• The NCA has one foreign show cave member in Bermuda. Their two caves have been monitored but they have not yet prepared a cave radiation management plan. We expect that they will prepare such a plan.
         
      • There are 9 state-owned show caves that are members of NCA. All of these are in full compliance with the NCA cave radiation management standard.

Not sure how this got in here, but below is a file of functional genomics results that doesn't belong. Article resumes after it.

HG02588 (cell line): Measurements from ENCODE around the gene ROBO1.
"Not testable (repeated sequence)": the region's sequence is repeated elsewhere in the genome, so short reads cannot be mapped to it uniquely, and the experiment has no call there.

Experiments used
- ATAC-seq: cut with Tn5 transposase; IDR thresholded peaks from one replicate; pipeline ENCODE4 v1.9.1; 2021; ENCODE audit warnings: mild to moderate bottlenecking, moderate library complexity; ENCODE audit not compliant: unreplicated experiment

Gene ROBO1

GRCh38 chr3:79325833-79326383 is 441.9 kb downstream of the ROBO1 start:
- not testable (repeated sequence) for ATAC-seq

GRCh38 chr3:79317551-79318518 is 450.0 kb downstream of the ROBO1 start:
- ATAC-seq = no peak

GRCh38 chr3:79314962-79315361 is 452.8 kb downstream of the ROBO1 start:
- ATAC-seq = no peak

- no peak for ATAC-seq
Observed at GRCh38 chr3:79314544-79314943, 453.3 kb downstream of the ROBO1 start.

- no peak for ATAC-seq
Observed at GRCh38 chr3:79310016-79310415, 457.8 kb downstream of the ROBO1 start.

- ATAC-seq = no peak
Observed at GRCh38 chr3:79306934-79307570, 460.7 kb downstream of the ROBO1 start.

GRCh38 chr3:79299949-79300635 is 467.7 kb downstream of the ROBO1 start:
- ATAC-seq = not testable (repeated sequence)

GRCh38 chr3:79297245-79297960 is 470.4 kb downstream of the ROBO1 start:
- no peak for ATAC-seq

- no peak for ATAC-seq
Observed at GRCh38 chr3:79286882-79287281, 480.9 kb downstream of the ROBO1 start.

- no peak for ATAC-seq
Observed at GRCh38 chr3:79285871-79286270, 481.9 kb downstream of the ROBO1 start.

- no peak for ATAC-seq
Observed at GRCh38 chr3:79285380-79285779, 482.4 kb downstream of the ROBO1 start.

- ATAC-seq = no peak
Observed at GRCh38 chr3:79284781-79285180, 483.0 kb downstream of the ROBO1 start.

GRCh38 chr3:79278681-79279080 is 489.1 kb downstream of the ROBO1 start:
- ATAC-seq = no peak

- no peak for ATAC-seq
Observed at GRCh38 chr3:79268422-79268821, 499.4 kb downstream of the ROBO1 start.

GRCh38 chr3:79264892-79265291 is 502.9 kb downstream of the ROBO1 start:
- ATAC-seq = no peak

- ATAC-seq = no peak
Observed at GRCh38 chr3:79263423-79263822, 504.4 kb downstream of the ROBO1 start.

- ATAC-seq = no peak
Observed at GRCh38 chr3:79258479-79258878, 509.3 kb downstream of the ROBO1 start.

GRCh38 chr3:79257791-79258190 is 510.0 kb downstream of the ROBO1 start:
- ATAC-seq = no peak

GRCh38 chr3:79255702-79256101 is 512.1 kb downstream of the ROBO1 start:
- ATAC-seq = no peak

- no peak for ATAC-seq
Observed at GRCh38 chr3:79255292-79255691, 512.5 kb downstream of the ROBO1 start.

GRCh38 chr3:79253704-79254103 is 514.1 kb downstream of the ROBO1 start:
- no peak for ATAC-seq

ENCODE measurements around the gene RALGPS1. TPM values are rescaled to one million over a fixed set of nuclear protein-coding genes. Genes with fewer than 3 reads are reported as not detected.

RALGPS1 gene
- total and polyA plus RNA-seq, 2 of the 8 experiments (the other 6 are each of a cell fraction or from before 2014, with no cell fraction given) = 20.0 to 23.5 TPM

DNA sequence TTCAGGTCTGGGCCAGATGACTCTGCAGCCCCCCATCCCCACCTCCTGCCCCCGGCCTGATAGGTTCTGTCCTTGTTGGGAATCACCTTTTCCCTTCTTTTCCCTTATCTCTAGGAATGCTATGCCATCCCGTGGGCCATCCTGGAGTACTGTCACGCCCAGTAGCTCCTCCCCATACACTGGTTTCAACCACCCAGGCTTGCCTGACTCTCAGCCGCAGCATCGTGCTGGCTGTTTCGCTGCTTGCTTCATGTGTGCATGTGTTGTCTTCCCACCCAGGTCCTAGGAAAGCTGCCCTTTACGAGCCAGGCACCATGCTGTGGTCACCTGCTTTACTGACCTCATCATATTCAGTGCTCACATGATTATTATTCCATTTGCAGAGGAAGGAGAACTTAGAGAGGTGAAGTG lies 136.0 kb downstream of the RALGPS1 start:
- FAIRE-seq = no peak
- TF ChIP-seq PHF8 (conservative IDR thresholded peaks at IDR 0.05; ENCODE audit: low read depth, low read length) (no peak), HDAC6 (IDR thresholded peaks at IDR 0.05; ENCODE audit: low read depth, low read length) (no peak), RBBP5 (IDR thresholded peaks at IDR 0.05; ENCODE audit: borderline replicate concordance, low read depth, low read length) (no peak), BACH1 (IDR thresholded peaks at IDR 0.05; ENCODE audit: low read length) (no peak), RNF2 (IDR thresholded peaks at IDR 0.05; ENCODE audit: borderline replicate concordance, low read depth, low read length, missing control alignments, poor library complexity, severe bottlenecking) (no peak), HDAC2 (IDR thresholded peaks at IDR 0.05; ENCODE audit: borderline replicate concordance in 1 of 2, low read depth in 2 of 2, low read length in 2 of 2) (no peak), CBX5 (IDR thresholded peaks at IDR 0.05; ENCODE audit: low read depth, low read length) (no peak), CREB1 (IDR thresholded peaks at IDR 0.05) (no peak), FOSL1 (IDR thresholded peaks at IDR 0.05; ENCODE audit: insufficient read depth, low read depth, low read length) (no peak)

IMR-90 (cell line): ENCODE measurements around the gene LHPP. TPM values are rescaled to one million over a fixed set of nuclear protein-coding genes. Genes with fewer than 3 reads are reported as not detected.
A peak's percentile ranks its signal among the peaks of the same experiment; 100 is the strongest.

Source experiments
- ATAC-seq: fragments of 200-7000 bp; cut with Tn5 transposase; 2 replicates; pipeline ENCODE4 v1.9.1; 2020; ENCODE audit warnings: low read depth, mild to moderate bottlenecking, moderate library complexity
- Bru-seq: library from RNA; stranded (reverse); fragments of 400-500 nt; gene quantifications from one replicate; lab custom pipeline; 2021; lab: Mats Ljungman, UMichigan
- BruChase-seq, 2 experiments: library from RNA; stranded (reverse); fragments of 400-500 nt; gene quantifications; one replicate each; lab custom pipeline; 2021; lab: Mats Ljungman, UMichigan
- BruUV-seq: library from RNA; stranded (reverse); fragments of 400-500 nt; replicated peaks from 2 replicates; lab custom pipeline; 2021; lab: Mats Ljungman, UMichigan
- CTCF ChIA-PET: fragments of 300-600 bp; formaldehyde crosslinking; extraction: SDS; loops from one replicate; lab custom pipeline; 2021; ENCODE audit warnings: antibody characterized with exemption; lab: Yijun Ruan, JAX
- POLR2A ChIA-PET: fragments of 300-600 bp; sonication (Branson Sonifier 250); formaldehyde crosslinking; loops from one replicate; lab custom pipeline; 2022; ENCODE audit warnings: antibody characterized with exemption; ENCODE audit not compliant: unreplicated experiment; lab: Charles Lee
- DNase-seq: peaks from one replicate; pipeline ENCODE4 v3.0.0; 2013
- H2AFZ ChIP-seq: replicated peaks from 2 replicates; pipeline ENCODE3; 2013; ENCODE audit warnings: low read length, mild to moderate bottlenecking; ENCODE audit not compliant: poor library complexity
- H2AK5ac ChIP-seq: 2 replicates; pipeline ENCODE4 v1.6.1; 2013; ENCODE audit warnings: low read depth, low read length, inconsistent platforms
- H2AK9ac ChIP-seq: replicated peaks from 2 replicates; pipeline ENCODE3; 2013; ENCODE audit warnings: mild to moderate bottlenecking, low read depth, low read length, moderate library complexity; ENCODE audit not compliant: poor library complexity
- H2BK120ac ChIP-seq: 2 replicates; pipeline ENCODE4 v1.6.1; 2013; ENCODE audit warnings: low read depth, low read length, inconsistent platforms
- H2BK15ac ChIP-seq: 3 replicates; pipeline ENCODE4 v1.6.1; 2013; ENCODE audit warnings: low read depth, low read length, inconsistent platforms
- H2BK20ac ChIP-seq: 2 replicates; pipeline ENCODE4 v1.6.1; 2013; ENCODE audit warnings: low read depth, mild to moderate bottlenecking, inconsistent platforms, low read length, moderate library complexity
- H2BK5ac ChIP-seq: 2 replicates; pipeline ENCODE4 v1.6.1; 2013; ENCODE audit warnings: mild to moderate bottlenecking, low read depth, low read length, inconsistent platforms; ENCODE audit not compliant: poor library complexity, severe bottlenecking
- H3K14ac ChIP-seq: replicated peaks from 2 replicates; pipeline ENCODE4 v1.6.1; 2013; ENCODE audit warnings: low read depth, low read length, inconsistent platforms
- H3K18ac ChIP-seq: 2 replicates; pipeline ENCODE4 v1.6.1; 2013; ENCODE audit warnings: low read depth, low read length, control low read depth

• There are five federally owned and operated show caves that are currently members of NCA. All of these have conducted at least some alpha radiation monitoring. One of the caves (Wind Cave, Wind Cave National Park) is fully in compliance with the NCA standards. The others have apparently taken the stance that industry health and safety standards do not apply to federal facilities. The President of NCA has informed me that the membership of the four non-compliant caves will not be renewed in October 2008 since compliance with the NCA cave radiation management strategy has been made a requirement for NCA membership. Three of these four caves have elevators that connect the caves with visitor centers. The federally-operated show caves that are current members of NCA but are not in compliance with the NCA Cave Radiation Management Standards are Mammoth Cave, Kentucky; Carlsbad Caverns, New Mexico; Jewel Cave, South Dakota; and Blanchard Springs Caverns, Arkansas. Blanchard Springs Caverns is operated by the U.S. Forest Service and the other three caves are operated by the National Park Service.